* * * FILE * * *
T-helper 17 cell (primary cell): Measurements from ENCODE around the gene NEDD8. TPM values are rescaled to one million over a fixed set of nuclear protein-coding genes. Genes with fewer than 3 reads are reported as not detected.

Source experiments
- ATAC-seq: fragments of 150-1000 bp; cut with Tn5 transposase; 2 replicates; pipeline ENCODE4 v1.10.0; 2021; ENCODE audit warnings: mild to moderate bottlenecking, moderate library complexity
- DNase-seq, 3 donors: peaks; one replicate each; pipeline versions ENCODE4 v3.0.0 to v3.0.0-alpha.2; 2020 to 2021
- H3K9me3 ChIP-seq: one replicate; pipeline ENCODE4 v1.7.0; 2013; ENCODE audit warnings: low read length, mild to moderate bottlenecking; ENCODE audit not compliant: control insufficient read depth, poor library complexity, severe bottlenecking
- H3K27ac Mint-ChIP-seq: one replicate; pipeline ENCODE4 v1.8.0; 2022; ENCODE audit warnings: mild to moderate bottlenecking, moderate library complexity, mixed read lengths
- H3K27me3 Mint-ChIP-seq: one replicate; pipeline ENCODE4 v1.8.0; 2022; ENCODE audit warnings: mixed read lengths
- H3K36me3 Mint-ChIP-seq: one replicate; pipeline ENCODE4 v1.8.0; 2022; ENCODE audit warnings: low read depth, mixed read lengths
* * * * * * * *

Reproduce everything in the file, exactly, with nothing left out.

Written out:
T-helper 17 cell (primary cell): Measurements from ENCODE around the gene NEDD8. TPM values are rescaled to one million over a fixed set of nuclear protein-coding genes. Genes with fewer than 3 reads are reported as not detected.

Source experiments
- ATAC-seq: fragments of 150-1000 bp; cut with Tn5 transposase; 2 replicates; pipeline ENCODE4 v1.10.0; 2021; ENCODE audit warnings: mild to moderate bottlenecking, moderate library complexity
- DNase-seq, 3 donors: peaks; one replicate each; pipeline versions ENCODE4 v3.0.0 to v3.0.0-alpha.2; 2020 to 2021
- H3K9me3 ChIP-seq: one replicate; pipeline ENCODE4 v1.7.0; 2013; ENCODE audit warnings: low read length, mild to moderate bottlenecking; ENCODE audit not compliant: control insufficient read depth, poor library complexity, severe bottlenecking
- H3K27ac Mint-ChIP-seq: one replicate; pipeline ENCODE4 v1.8.0; 2022; ENCODE audit warnings: mild to moderate bottlenecking, moderate library complexity, mixed read lengths
- H3K27me3 Mint-ChIP-seq: one replicate; pipeline ENCODE4 v1.8.0; 2022; ENCODE audit warnings: mixed read lengths
- H3K36me3 Mint-ChIP-seq: one replicate; pipeline ENCODE4 v1.8.0; 2022; ENCODE audit warnings: low read depth, mixed read lengths